- The captain on the Diamond Princess wasn’t assertive enough in taking steps to prevent the coronavirus from spreading on the ship, according to cruise-industry expert Ross Klein.
- “He had the ability to segregate crew members who may have been ill from those who weren’t ill or to find ways of ensuring that crew members who potentially were ill were not eating at the same crew mess as the people who weren’t ill,” Klein said of the ship’s captain.
- But Princess did make a smart decision by cancelling all cruises through May 10, Klein said.
- Princess Cruises did not immediately respond to a request for comment.
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Before cancelling all of its cruises through May 10, Princess Cruises received criticism for its handling of a coronavirus outbreak on its Diamond Princess ship that eventually infected over 700 passengers and crew members.
The biggest mistake made by the cruise line came from those running the ship, like its captain, said Ross Klein, a professor at Memorial University of Newfoundland who studies the cruise industry and runs a website documenting illness outbreaks on cruise ships. The ship’s captain wasn’t proactive enough in taking steps to protect passengers and crew members, Klein said, leaning instead on the Japanese government, which imposed a quarantine over three days after learning that a prior passenger on the ship had tested positive for the coronavirus.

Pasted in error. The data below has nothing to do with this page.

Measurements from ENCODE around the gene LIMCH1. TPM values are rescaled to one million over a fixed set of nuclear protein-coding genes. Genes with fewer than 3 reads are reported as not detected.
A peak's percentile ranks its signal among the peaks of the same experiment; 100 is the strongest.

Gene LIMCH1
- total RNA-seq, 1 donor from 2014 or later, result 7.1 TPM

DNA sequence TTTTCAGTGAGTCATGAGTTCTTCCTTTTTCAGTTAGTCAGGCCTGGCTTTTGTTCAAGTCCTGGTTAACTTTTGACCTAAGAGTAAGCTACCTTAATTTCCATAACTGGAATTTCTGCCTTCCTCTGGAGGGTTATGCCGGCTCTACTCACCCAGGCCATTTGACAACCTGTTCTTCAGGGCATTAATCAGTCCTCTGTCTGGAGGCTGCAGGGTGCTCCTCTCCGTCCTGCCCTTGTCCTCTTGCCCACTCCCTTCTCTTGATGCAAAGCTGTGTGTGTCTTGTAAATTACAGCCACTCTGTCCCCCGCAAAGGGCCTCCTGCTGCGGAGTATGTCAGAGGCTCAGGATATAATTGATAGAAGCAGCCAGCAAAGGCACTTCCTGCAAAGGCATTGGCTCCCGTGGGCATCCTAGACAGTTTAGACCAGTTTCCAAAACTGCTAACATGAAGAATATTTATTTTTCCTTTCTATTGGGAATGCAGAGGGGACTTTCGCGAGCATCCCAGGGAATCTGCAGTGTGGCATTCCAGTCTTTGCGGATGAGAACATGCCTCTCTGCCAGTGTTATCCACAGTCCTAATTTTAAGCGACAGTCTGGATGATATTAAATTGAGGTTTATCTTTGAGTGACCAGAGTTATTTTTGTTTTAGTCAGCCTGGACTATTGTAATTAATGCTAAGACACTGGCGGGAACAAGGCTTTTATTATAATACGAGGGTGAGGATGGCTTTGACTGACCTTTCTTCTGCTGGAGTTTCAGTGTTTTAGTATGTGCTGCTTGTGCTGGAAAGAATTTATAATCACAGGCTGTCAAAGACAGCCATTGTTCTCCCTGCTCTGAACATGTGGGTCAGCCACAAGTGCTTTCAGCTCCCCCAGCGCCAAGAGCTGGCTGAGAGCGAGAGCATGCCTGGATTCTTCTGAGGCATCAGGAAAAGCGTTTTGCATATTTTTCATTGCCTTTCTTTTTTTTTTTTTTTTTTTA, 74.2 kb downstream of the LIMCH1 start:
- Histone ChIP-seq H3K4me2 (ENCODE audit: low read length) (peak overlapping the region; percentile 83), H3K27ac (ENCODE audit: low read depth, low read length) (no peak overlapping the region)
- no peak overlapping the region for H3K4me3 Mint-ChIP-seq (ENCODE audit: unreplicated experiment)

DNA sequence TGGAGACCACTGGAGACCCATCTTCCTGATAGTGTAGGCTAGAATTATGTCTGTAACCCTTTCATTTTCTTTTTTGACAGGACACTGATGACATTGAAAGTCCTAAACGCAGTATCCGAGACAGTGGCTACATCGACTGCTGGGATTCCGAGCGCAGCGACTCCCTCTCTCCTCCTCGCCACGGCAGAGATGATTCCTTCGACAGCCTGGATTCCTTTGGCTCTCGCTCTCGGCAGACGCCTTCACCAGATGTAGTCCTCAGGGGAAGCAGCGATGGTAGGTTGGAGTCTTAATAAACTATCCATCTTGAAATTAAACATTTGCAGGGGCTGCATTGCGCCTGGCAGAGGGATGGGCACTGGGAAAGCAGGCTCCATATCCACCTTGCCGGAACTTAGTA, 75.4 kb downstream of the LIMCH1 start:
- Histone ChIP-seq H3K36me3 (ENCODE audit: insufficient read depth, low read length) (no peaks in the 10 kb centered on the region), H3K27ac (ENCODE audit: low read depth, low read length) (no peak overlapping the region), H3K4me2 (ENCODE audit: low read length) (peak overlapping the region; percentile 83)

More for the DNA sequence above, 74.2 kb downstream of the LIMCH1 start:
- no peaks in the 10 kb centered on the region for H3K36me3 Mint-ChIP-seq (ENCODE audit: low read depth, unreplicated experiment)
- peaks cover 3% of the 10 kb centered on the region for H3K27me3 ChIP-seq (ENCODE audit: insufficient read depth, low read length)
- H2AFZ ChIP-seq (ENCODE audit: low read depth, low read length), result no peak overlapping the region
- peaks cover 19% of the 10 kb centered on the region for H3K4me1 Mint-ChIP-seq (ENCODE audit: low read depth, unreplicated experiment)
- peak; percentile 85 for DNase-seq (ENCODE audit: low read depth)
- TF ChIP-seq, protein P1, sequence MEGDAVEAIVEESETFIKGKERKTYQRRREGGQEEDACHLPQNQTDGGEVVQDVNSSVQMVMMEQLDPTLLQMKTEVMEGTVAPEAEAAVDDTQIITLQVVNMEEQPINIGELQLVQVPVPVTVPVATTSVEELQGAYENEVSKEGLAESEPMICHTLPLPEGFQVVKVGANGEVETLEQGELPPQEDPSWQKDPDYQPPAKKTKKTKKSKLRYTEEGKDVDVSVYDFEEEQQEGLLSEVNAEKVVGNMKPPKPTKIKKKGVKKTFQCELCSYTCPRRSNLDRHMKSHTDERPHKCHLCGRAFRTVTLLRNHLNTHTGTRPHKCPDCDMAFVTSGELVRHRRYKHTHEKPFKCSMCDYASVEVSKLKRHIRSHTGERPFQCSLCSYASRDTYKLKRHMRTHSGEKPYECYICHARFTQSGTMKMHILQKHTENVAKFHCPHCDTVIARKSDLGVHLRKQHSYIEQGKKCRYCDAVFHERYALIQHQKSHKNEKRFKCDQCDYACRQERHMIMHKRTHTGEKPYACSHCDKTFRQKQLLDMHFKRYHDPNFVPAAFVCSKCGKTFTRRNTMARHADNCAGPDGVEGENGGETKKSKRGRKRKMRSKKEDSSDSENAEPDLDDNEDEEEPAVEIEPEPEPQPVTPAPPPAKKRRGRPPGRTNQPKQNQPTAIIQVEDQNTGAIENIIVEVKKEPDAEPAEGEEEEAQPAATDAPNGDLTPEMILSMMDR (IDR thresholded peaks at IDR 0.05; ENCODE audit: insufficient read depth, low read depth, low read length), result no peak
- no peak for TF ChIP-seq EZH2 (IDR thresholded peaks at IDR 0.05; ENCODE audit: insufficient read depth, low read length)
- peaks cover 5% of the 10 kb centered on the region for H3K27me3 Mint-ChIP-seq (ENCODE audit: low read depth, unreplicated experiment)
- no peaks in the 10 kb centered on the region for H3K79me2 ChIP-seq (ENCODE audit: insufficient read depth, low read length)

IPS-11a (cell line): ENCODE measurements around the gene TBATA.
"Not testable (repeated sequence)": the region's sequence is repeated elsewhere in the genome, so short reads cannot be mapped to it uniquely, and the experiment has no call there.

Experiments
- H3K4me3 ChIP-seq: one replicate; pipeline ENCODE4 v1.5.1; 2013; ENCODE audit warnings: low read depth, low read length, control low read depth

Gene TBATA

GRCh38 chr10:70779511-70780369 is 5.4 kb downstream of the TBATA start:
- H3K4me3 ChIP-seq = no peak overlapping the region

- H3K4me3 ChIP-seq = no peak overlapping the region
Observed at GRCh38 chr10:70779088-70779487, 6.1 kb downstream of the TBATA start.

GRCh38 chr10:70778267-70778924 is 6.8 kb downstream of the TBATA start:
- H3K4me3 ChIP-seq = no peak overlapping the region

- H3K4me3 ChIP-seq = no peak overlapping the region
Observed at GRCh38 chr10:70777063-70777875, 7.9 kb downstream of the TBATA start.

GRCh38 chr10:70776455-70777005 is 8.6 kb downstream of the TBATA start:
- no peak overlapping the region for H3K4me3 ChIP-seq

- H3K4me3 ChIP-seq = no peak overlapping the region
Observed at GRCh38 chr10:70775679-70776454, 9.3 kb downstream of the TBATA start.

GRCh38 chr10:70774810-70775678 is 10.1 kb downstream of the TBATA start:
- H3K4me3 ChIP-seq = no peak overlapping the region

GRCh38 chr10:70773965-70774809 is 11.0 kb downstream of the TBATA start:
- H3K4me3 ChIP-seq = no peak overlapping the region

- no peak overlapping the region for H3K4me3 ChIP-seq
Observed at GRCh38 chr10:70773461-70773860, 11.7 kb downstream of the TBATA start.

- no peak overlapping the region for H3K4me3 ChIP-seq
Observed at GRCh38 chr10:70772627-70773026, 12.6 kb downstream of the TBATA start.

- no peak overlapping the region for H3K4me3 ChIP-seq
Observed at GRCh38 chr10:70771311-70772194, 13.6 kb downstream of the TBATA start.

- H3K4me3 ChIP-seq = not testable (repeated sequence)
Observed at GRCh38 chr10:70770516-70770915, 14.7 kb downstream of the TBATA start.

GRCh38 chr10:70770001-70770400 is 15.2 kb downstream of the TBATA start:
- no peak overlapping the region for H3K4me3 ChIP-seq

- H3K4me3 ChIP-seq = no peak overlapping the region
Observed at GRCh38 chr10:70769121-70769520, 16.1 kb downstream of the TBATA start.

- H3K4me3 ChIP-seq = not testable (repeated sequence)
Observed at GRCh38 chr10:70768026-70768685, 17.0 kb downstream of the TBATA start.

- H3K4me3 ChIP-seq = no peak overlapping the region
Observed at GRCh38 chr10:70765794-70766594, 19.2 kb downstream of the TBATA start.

“He had the ability to segregate crew members who may have been ill from those who weren’t ill or to find ways of ensuring that crew members who potentially were ill were not eating at the same crew mess as the people who weren’t ill,” Klein said of the ship’s captain.
Princess Cruises did not immediately respond to a request for comment.
Being more decisive may not have stopped the coronavirus from spreading on the ship, but it could have at least slowed it down, Klein said. While Princess Cruises, which is owned by Carnival Corp., mishandled the Diamond Princess, Klein said the cruise line did make a smart decision by cancelling all of its cruises until May 11.
“I think that was a very wise move,” he said. “I think it’s unfortunate that it took them this long and that the remainder of the companies within Carnival and others haven’t seen the value in taking that kind of an approach.”
Ultimately, Princess Cruises isn’t likely to suffer long-term reputational damage from its handling of the coronavirus, Klein said, pointing to Holland America Line, which recovered after multiple norovirus outbreaks in 2002.
“Within a year, people pretty much forgot,” he said.
Do you work for Princess Cruises or another Carnival Corp. cruise line? Do you have an opinion about how the company has handled the coronavirus? Contact this reporter at [email protected]. You can also reach out on Signal at 646-768-4712 or email this reporter’s encrypted address at [email protected].
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